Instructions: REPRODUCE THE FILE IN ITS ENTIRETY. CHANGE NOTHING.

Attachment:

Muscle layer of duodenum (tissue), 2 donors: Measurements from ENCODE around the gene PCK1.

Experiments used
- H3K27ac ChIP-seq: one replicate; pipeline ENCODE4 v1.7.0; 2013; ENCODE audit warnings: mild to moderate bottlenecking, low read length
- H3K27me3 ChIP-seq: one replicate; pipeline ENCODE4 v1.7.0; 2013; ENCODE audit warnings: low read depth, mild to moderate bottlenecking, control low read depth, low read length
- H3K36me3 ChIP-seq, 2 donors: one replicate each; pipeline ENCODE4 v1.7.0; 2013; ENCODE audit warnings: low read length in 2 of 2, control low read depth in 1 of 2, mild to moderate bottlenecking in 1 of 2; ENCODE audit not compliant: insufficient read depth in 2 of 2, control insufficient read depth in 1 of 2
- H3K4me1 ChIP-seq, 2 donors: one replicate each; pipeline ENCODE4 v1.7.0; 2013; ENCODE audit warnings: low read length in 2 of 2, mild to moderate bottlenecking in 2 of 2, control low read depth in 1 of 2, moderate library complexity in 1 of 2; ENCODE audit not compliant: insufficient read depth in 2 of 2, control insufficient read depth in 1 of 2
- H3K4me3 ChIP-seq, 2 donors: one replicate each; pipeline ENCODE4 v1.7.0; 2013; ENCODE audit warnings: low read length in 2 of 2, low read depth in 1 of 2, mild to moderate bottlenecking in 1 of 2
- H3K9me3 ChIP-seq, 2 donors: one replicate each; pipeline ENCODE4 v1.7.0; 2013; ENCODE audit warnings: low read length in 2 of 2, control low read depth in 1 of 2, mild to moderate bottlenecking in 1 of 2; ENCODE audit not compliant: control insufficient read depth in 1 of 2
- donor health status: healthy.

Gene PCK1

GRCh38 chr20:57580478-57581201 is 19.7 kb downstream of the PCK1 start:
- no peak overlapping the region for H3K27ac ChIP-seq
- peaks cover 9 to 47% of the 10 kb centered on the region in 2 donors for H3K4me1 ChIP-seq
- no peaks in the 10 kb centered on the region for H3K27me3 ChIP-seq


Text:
Muscle layer of duodenum (tissue), 2 donors: Measurements from ENCODE around the gene PCK1.

Experiments used
- H3K27ac ChIP-seq: one replicate; pipeline ENCODE4 v1.7.0; 2013; ENCODE audit warnings: mild to moderate bottlenecking, low read length
- H3K27me3 ChIP-seq: one replicate; pipeline ENCODE4 v1.7.0; 2013; ENCODE audit warnings: low read depth, mild to moderate bottlenecking, control low read depth, low read length
- H3K36me3 ChIP-seq, 2 donors: one replicate each; pipeline ENCODE4 v1.7.0; 2013; ENCODE audit warnings: low read length in 2 of 2, control low read depth in 1 of 2, mild to moderate bottlenecking in 1 of 2; ENCODE audit not compliant: insufficient read depth in 2 of 2, control insufficient read depth in 1 of 2
- H3K4me1 ChIP-seq, 2 donors: one replicate each; pipeline ENCODE4 v1.7.0; 2013; ENCODE audit warnings: low read length in 2 of 2, mild to moderate bottlenecking in 2 of 2, control low read depth in 1 of 2, moderate library complexity in 1 of 2; ENCODE audit not compliant: insufficient read depth in 2 of 2, control insufficient read depth in 1 of 2
- H3K4me3 ChIP-seq, 2 donors: one replicate each; pipeline ENCODE4 v1.7.0; 2013; ENCODE audit warnings: low read length in 2 of 2, low read depth in 1 of 2, mild to moderate bottlenecking in 1 of 2
- H3K9me3 ChIP-seq, 2 donors: one replicate each; pipeline ENCODE4 v1.7.0; 2013; ENCODE audit warnings: low read length in 2 of 2, control low read depth in 1 of 2, mild to moderate bottlenecking in 1 of 2; ENCODE audit not compliant: control insufficient read depth in 1 of 2
- donor health status: healthy.

Gene PCK1

GRCh38 chr20:57580478-57581201 is 19.7 kb downstream of the PCK1 start:
- no peak overlapping the region for H3K27ac ChIP-seq
- peaks cover 9 to 47% of the 10 kb centered on the region in 2 donors for H3K4me1 ChIP-seq
- no peaks in the 10 kb centered on the region for H3K27me3 ChIP-seq